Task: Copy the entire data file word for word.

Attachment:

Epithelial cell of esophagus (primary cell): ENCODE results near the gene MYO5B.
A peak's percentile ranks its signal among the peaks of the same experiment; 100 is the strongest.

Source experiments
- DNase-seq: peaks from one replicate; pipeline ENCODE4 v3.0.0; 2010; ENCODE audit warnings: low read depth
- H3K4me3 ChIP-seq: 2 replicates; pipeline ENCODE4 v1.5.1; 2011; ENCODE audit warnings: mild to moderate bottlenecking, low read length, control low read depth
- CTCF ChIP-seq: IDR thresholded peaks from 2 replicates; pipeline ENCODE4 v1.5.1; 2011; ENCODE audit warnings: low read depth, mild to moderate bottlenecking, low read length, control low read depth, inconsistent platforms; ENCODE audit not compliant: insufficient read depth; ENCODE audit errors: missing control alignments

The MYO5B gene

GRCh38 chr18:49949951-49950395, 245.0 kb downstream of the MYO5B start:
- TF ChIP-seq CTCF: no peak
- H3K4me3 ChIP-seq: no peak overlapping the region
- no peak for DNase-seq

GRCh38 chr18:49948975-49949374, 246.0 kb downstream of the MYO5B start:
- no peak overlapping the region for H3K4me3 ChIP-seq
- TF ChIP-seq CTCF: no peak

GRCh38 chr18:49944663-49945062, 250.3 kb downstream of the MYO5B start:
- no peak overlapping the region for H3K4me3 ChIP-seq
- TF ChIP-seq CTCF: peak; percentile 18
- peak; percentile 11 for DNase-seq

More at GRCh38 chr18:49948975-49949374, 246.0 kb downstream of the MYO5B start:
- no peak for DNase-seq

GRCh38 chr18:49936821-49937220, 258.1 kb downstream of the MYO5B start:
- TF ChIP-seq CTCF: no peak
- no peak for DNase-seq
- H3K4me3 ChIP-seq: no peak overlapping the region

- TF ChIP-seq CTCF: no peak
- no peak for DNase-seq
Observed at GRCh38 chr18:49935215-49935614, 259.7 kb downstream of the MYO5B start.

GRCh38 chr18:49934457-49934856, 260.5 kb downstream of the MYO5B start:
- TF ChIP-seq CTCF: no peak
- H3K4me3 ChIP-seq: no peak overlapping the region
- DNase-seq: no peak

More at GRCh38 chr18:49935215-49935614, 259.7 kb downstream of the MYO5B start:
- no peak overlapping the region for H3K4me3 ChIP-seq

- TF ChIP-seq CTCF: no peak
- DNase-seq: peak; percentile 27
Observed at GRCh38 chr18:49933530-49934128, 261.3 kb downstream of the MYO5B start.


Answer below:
Epithelial cell of esophagus (primary cell): ENCODE results near the gene MYO5B.
A peak's percentile ranks its signal among the peaks of the same experiment; 100 is the strongest.

Source experiments
- DNase-seq: peaks from one replicate; pipeline ENCODE4 v3.0.0; 2010; ENCODE audit warnings: low read depth
- H3K4me3 ChIP-seq: 2 replicates; pipeline ENCODE4 v1.5.1; 2011; ENCODE audit warnings: mild to moderate bottlenecking, low read length, control low read depth
- CTCF ChIP-seq: IDR thresholded peaks from 2 replicates; pipeline ENCODE4 v1.5.1; 2011; ENCODE audit warnings: low read depth, mild to moderate bottlenecking, low read length, control low read depth, inconsistent platforms; ENCODE audit not compliant: insufficient read depth; ENCODE audit errors: missing control alignments

The MYO5B gene

GRCh38 chr18:49949951-49950395, 245.0 kb downstream of the MYO5B start:
- TF ChIP-seq CTCF: no peak
- H3K4me3 ChIP-seq: no peak overlapping the region
- no peak for DNase-seq

GRCh38 chr18:49948975-49949374, 246.0 kb downstream of the MYO5B start:
- no peak overlapping the region for H3K4me3 ChIP-seq
- TF ChIP-seq CTCF: no peak

GRCh38 chr18:49944663-49945062, 250.3 kb downstream of the MYO5B start:
- no peak overlapping the region for H3K4me3 ChIP-seq
- TF ChIP-seq CTCF: peak; percentile 18
- peak; percentile 11 for DNase-seq

More at GRCh38 chr18:49948975-49949374, 246.0 kb downstream of the MYO5B start:
- no peak for DNase-seq

GRCh38 chr18:49936821-49937220, 258.1 kb downstream of the MYO5B start:
- TF ChIP-seq CTCF: no peak
- no peak for DNase-seq
- H3K4me3 ChIP-seq: no peak overlapping the region

- TF ChIP-seq CTCF: no peak
- no peak for DNase-seq
Observed at GRCh38 chr18:49935215-49935614, 259.7 kb downstream of the MYO5B start.

GRCh38 chr18:49934457-49934856, 260.5 kb downstream of the MYO5B start:
- TF ChIP-seq CTCF: no peak
- H3K4me3 ChIP-seq: no peak overlapping the region
- DNase-seq: no peak

More at GRCh38 chr18:49935215-49935614, 259.7 kb downstream of the MYO5B start:
- no peak overlapping the region for H3K4me3 ChIP-seq

- TF ChIP-seq CTCF: no peak
- DNase-seq: peak; percentile 27
Observed at GRCh38 chr18:49933530-49934128, 261.3 kb downstream of the MYO5B start.